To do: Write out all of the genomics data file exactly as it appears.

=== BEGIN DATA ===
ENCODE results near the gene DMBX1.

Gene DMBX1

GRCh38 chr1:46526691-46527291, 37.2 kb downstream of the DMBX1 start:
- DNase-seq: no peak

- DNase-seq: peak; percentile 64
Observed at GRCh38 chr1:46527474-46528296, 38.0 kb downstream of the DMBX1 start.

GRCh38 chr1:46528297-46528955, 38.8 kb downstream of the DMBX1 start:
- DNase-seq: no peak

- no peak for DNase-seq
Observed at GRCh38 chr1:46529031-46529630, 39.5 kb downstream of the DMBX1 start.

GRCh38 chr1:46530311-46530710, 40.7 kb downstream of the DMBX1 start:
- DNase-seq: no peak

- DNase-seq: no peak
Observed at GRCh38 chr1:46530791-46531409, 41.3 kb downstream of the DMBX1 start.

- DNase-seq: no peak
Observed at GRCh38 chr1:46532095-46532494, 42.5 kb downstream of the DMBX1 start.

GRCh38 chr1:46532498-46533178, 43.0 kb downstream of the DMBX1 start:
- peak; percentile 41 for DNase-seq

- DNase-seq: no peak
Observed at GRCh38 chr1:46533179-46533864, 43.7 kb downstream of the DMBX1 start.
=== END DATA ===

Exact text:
ENCODE results near the gene DMBX1.

Gene DMBX1

GRCh38 chr1:46526691-46527291, 37.2 kb downstream of the DMBX1 start:
- DNase-seq: no peak

- DNase-seq: peak; percentile 64
Observed at GRCh38 chr1:46527474-46528296, 38.0 kb downstream of the DMBX1 start.

GRCh38 chr1:46528297-46528955, 38.8 kb downstream of the DMBX1 start:
- DNase-seq: no peak

- no peak for DNase-seq
Observed at GRCh38 chr1:46529031-46529630, 39.5 kb downstream of the DMBX1 start.

GRCh38 chr1:46530311-46530710, 40.7 kb downstream of the DMBX1 start:
- DNase-seq: no peak

- DNase-seq: no peak
Observed at GRCh38 chr1:46530791-46531409, 41.3 kb downstream of the DMBX1 start.

- DNase-seq: no peak
Observed at GRCh38 chr1:46532095-46532494, 42.5 kb downstream of the DMBX1 start.

GRCh38 chr1:46532498-46533178, 43.0 kb downstream of the DMBX1 start:
- peak; percentile 41 for DNase-seq

- DNase-seq: no peak
Observed at GRCh38 chr1:46533179-46533864, 43.7 kb downstream of the DMBX1 start.